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Bel(bāl, bĕl), deity of the Middle Eastern religionsMiddle Eastern religions,
religious beliefs and practices of the ancient inhabitants of the Middle East. Little was known about the religions of the city-states of W Asia until stores of religious literature were uncovered by excavations in the 19th and 20th cent.
..... Click the link for more information. . The name is a cognate of that of BaalBaal
, plural Baalim
[Semitic,=master, lord], name used throughout the Bible for the chief deity or for deities of Canaan. The term was originally an epithet applied to the storm god Hadad.
..... Click the link for more information. . For Bel in the Bible, see Bel and the DragonBel and the Dragon,
customary name for chapter 14 of the Book of Daniel, a passage included in the Septuagint and the Apocrypha. It was written possibly in the 1st cent. B.C. as a response to Gentile threat to the Jewish culture and state.
..... Click the link for more information. .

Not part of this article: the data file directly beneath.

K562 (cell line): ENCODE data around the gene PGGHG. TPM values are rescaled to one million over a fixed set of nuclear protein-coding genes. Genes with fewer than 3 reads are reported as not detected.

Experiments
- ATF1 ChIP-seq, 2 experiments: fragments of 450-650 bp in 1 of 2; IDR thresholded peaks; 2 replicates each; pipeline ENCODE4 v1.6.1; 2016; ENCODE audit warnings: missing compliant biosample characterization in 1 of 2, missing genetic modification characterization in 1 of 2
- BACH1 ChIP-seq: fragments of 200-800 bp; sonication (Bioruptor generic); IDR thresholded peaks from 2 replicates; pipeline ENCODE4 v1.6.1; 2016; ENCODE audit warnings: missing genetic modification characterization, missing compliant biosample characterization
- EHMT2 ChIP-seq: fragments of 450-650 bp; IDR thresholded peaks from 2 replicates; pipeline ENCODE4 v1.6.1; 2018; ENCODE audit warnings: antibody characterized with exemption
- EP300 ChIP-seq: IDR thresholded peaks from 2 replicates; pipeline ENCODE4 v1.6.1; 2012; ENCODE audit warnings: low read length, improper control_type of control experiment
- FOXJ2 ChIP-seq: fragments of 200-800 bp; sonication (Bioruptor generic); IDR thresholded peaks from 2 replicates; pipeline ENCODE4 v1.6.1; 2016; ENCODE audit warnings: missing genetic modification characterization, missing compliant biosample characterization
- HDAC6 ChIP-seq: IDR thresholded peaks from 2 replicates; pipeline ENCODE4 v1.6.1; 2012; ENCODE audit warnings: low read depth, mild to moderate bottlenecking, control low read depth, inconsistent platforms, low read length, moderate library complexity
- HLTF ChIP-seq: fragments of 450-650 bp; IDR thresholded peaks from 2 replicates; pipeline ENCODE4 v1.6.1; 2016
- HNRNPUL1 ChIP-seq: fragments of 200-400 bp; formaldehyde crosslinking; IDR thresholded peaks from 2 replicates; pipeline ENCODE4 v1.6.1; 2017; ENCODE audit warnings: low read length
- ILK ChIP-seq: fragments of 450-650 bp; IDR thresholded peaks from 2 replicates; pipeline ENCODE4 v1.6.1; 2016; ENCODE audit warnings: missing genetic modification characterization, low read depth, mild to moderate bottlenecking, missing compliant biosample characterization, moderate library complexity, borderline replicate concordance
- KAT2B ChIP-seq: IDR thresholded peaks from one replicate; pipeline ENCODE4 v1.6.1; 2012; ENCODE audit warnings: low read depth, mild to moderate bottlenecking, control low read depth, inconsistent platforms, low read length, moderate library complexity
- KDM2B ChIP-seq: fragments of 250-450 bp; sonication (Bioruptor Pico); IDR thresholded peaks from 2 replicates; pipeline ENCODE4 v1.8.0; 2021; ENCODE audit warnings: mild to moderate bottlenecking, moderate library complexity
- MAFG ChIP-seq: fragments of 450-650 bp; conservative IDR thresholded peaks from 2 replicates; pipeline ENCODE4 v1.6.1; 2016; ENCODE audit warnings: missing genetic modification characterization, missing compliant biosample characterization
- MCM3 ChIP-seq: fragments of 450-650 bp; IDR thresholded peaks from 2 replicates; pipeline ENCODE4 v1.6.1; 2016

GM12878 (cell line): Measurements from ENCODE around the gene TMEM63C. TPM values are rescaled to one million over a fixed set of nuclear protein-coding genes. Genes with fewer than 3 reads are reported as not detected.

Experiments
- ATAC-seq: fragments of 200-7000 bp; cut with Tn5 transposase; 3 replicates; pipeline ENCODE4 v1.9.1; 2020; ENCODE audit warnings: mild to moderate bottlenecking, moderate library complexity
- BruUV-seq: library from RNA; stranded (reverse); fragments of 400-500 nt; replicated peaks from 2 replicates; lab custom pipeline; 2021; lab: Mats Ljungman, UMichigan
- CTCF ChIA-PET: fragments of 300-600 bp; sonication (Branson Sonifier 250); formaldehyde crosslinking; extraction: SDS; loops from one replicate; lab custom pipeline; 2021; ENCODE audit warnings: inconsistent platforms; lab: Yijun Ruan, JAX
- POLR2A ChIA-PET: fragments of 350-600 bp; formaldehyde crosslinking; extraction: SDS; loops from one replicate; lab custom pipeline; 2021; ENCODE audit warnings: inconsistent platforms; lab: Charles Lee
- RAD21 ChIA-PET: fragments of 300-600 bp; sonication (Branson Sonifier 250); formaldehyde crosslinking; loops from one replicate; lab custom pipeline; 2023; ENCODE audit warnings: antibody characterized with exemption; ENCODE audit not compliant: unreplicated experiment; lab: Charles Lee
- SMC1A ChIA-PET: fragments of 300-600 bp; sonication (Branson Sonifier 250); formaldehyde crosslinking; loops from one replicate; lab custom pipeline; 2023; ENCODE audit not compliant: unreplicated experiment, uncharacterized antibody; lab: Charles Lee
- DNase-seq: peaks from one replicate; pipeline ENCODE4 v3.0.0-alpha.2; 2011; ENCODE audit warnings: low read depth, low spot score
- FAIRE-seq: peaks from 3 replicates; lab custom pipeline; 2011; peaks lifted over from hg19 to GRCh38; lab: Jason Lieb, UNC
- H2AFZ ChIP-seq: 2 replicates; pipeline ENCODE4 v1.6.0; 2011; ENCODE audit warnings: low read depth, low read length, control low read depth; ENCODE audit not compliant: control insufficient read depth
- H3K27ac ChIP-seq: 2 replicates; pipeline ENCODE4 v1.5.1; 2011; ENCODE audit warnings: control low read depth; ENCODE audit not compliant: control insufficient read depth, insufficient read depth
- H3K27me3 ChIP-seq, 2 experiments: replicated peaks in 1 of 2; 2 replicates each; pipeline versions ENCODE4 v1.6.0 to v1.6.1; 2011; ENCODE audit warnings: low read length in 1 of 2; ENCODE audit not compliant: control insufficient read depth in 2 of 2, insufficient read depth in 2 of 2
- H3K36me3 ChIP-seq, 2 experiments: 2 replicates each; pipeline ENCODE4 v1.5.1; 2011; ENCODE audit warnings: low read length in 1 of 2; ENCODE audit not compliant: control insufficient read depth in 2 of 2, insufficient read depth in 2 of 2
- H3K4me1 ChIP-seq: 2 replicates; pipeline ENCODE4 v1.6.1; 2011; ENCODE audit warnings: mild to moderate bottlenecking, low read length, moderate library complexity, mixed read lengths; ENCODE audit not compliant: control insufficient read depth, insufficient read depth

the unit for a relative logarithmic quantity (the logarithm of the ratio between two physical quantities of the same name) that is used in electrical engineering, radio engineering, acoustics, and other branches of physics. It is designated by the letter B and is named after the American inventor of the telephone, A. G. Bell. The number of bels N, which corresponds to the ratio of two energy quantities P1 and P2 (which relate to power, energy, energy density, and so on), is expressed by the formula N = log (P1/P2); for “force” magnitudes F1 and F2 (voltage, current strength, pressure, field strength, and others), it is expressed as N = 2 log (F1/F2). The tenth part of a bel, called a decibel (dB), is usually used.